Just when Kobe Bryant was starting to quiet his critics, who were calling for him to sit out and rest his fractured right index finger, his tender left ankle could be the injury that finally gets to him.
"It was just hurting today," Bryant said Wednesday night after scoring a season-low five points on 2-for-12 shooting. "Tried to battle through it tonight. It was just stiff. Stiff and tight."
Bryant, who was walking with a limp after the Lakers' 99-97 victory against the Bobcats and visibly wincing in pain during his postgame comments, said the ankle was bothering him before the game even started and its condition declined further when Lamar Odom landed on his left foot just before halftime.
"It just made it worse," Bryant said. "It just set it back to square one."
Bryant left the court to head to the locker room with 12.5 seconds remaining in the second quarter after Odom aggravated the left ankle that Bryant rolled Friday in Philadelphia in a third-quarter collision with Elton Brand.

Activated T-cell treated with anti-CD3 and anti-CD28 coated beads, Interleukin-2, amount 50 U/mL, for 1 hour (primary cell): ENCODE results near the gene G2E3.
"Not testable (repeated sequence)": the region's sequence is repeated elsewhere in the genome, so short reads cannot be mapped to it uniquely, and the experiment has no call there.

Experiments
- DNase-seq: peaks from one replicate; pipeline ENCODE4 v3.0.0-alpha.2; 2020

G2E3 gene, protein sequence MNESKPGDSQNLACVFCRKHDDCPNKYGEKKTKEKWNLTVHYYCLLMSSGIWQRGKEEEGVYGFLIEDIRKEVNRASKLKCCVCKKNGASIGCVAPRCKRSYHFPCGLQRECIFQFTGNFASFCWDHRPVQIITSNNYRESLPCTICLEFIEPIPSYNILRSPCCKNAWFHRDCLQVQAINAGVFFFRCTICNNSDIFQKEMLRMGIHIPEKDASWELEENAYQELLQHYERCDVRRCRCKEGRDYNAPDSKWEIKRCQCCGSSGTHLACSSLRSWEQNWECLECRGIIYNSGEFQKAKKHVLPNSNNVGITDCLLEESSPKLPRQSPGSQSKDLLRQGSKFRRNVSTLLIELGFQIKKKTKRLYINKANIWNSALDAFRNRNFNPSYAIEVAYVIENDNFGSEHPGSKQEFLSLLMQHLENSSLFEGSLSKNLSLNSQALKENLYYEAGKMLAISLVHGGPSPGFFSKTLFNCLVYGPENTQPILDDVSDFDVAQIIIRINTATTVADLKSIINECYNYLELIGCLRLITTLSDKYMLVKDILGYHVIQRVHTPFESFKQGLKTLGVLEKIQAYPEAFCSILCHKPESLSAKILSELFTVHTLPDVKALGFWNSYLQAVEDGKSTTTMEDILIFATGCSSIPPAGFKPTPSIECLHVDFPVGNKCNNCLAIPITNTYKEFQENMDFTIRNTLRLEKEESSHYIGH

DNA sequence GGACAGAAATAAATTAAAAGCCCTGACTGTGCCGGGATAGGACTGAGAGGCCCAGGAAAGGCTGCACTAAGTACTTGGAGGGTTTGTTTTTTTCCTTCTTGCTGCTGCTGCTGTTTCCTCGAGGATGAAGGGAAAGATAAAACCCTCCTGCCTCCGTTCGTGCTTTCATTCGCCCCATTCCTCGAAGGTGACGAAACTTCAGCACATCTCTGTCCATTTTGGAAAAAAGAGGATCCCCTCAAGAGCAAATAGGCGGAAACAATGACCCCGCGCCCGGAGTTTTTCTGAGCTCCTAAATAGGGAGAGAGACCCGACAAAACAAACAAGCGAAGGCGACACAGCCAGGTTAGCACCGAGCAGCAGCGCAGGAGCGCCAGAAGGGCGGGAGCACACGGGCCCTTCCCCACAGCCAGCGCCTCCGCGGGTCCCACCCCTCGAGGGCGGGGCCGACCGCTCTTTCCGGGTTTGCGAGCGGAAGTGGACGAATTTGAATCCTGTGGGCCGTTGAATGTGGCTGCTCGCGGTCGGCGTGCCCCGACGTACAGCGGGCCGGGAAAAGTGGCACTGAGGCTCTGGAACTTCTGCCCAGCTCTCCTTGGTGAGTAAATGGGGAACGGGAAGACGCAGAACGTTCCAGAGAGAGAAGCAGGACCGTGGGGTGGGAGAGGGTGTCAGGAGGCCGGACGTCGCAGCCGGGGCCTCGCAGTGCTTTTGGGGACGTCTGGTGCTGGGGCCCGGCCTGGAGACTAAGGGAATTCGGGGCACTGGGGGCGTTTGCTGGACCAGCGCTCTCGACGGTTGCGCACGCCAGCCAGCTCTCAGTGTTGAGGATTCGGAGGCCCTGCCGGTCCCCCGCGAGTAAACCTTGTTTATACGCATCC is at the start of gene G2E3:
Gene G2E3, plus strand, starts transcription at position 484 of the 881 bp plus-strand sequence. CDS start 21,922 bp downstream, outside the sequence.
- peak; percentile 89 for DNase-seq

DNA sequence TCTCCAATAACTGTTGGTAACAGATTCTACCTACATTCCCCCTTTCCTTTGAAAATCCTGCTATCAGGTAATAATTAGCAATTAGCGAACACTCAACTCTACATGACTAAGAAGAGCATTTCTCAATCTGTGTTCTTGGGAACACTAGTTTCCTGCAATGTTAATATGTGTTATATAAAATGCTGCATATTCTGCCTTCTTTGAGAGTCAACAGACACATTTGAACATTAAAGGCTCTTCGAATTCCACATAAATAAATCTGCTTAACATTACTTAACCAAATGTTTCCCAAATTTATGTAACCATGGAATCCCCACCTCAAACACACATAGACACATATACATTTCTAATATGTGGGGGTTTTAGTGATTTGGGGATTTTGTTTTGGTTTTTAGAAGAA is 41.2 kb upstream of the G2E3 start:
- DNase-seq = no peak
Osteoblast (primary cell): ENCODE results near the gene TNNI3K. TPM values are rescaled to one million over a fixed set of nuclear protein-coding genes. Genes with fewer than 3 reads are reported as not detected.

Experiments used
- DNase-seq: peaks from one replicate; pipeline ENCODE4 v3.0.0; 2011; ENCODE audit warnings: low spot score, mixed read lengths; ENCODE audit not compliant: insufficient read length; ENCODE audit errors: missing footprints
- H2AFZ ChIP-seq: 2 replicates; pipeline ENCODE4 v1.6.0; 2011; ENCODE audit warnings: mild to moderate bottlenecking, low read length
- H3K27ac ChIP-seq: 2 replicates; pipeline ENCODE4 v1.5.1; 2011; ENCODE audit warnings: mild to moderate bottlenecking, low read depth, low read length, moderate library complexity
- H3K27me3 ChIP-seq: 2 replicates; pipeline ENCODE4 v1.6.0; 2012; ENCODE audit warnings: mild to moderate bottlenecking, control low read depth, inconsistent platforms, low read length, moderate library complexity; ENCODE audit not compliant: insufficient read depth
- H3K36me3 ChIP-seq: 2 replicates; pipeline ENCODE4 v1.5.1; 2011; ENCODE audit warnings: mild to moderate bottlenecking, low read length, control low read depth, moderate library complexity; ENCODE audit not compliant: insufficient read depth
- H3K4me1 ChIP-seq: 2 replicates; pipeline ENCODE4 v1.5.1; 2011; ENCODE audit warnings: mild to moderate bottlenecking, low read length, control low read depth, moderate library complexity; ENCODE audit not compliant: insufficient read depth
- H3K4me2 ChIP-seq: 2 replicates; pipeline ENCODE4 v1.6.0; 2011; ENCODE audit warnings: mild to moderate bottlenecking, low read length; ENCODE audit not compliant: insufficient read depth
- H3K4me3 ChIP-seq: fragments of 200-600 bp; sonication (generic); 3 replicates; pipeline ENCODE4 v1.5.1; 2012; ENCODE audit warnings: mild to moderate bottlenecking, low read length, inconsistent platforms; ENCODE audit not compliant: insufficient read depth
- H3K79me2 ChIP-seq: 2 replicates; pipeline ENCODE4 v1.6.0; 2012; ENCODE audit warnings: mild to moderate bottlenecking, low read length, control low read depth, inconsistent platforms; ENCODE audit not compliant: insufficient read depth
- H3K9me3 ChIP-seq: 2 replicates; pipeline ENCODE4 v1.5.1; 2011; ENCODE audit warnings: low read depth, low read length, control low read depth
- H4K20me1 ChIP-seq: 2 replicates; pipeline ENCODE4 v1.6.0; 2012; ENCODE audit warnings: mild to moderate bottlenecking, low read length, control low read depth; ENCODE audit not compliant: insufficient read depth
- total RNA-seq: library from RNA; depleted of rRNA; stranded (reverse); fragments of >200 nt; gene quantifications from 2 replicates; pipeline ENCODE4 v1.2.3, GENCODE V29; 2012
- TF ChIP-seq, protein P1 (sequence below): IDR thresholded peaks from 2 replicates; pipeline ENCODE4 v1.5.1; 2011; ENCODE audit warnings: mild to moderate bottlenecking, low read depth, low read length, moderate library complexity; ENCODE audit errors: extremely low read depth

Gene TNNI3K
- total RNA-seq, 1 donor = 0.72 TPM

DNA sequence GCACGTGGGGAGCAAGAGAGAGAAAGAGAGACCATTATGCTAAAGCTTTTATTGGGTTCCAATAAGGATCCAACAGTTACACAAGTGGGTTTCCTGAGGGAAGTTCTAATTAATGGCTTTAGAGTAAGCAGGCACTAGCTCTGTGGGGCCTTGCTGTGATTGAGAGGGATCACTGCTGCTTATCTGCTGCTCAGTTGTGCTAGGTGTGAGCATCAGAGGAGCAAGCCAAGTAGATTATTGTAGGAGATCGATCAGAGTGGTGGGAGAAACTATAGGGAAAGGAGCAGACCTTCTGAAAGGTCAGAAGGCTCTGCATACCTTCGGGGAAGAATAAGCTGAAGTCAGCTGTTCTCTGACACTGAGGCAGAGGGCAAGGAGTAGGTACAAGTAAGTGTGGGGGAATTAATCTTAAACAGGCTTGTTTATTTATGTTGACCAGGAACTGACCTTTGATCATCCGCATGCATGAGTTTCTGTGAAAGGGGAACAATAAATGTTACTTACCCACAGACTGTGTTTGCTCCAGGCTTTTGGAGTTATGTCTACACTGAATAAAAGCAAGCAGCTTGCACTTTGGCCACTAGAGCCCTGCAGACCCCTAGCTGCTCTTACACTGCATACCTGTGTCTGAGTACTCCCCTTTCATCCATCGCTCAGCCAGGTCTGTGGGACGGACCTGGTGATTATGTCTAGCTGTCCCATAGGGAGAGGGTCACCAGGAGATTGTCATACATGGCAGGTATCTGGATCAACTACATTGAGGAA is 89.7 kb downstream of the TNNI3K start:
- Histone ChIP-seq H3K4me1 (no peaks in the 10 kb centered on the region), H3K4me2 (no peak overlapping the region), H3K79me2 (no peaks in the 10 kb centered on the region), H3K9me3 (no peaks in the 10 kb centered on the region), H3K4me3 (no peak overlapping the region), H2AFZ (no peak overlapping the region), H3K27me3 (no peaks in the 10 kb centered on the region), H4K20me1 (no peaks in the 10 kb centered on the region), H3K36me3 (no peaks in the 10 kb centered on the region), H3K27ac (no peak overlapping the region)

The ankle limited Bryant in Boston on Sunday, especially affecting his lift. After the game Bryant joked that his elevator usually goes up to the 12th floor but was stuck on the seventh floor against the Celtics.
He seemed to be on the mend Monday in Memphis, scoring 44 points on 16-for-28 shooting.
"He couldn't get off the ground, couldn't get any push off of that ankle tonight," Lakers coach Phil Jackson said. "He got out there in the third quarter and kind of kept the team in balance, kept us operating out there a little bit."
Jackson played Bryant for the first 3:10 of the fourth quarter before taking him out because of how Bryant's ankle was limiting his play. The Lakers were able to build an eight-point lead with Bryant on the bench, but Jackson subbed him back in when their cushion dwindled to four with 2:55 remaining.
"I really didn't want to have to bring him back but when they closed the gap there in the last two minutes, I think I had to," Jackson said.
"I'll be fine," Bryant said, adding he would be headed home to receive further treatment on the ankle.
Dave McMenamin is a columnist and writer for ESPNLosAngeles.com